INDIANAPOLIS — The City-County Council voted to pass Proposal 237 Monday, which is set to reshape the Indianapolis Metropolitan Police Department’s General Orders Board.
The General Orders Board sets department policy.
Per Proposal 237, the new General Orders Board will be made up of seven members. The proposal calls for the mayor and the Council to appoint four citizen members, while the police chief and officers appoint the other three.
The board will be charged with writing the rules that govern IMPD. A general order includes all department policies concerning procedures for investigations, arrests, use of force, searches and seizures.
Previously, a three-member General Orders Committee, made up of two appointees by the chief of police and one by the officers, writes and oversees 534 pages of rules.
“What Proposition 237 really embodies is what I believe is the will of our city is given the challenges of what our city has faced,” said Indianapolis Mayor Joe Hogsett. “I support 237 because I think it’s a step in the right direction and it is keeping in my estimation what the people of the city of Indianapolis demand, more accountability in terms of the Indianapolis Metropolitan Police Department.”
Before its passing, 17 of 25 councilors signed on as co-sponsors of Proposal 237.
There are some regulations in order to be a part of the board. Members of the board, or their immediate family members can’t have lawsuits or complaint against the IMPD. If they file one, the member will be considered to have resigned and they will be replaced within 30 days. Also, no one with a felony conviction can serve on the board.
Opponents of prop 237 raise concerns about having a board with a civilian majority writing the rules and procedures for IMPD’s investigations, arrests, and use of force.
“From the very beginning, we have said as the FOP and law enforcement, we welcome [public perspective]. We think the perspective is needed. We just need to keep the ultimate accountability with the chief of police,” said FOP President Rick Snyder.
While others think this change is necessary.
“If there’s going to be accountability, if there’s going to be transparency, then the community has to be involved. And it can’t just be community that is in support of what this force is– what this entity is doing. It has to be community that is committed to accountability and transparency,” said Jessica Louise with Indy10 Black Lives Matter.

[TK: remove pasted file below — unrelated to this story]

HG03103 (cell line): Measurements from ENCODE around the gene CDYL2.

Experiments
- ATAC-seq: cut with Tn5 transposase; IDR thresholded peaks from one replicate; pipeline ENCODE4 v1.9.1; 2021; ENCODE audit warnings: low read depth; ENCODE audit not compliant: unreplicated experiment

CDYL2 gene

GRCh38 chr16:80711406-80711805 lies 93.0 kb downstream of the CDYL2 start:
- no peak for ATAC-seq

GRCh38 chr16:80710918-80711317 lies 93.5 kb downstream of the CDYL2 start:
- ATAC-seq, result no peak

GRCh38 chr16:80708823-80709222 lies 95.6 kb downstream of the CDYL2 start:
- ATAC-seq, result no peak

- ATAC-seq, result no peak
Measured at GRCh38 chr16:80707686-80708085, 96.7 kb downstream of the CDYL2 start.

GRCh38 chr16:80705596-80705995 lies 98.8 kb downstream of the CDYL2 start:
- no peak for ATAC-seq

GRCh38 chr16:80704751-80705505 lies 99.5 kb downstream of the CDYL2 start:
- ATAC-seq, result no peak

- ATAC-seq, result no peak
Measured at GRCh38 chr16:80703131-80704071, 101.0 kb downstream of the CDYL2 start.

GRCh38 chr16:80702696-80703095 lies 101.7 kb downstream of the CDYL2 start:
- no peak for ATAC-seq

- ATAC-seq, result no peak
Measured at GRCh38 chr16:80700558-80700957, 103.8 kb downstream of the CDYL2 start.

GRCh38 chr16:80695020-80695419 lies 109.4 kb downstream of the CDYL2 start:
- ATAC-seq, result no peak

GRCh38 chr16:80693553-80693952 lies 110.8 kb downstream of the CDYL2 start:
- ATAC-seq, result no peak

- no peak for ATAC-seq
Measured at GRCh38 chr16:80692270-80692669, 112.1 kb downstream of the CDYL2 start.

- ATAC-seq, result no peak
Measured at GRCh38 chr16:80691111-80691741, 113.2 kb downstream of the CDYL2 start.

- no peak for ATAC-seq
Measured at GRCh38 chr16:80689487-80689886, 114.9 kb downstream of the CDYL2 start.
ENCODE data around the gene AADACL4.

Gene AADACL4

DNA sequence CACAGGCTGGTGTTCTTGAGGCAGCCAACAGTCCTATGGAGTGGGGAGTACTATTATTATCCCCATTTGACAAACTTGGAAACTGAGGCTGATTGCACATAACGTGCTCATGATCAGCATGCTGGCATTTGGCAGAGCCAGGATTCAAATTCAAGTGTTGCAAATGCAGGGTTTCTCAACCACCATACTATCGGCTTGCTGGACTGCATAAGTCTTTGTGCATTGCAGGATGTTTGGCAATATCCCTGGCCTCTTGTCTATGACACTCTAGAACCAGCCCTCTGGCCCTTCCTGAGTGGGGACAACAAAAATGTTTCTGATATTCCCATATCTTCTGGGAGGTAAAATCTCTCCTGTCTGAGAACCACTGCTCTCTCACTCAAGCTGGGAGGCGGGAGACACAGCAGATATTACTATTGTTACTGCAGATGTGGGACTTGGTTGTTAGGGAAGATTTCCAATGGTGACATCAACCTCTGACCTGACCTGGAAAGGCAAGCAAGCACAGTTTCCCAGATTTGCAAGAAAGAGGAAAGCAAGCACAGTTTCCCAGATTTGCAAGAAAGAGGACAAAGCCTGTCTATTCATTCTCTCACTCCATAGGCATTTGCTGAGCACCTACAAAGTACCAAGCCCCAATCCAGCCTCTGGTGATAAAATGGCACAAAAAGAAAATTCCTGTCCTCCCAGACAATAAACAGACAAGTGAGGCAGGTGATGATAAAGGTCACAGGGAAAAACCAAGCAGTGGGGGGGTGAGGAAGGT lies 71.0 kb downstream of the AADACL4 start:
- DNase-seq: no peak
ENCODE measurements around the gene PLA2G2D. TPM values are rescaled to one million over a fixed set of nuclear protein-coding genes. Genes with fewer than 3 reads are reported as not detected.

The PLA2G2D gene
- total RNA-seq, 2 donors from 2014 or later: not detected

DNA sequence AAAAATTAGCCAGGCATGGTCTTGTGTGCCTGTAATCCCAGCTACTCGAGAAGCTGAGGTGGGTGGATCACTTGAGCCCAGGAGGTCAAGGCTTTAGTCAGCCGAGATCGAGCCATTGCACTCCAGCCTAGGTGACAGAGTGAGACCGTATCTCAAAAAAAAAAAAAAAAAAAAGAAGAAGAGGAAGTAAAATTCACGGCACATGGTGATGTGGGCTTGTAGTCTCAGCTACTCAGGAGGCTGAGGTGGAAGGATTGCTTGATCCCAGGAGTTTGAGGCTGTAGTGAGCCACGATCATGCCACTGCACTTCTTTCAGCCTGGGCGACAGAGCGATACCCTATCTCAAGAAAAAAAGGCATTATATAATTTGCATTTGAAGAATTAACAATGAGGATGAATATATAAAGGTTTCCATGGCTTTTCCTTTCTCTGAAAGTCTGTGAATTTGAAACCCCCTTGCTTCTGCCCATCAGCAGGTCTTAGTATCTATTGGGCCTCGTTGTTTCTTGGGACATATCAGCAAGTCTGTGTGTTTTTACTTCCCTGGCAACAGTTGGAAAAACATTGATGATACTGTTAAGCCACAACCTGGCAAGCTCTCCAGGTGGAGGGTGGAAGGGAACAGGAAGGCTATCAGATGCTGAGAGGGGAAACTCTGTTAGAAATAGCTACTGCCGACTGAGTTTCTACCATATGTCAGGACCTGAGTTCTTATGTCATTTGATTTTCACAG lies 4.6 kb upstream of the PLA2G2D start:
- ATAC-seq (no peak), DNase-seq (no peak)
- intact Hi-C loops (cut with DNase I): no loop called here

“We know that when the police and their supports are in charge of transparency and accountability, that that falls to the wayside and it’s not something that ever translates into tangible equity for us. We need representation on the board, we deserve representation on the board.”
Once a member proposes an order, the police chief has five business days to respond before the next meeting with an opinion or an alternative.
If the chief doesn’t support it, he’ll submit a written justification and the board can write a letter asking him to reconsider.
During Monday night’s discussion, Michael-Paul Hart brought up concerns that civilians don’t have enough experience to make such decisions.
Councillor Hart says the city has become violent in the past five years, with the homicide record recently being broken within the past week. He says these orders the group is in charge of, make up the officers’ everyday practices to keep civil order.
“Strong public safety is the foundation of our civilization. But here we are voting on a board that eliminates experience. And replaces it with hankering agendas. Jeopardizing officers’ trust and safety,” said Hart.
“Now I don’t wish to silence the voice of the citizen, and I do promote having citizens at the table to be part of the conversation, but not without an experienced majority.”
But those in favor of prop 237 said they believe this change is necessary for transparency and not an attempt to police the police.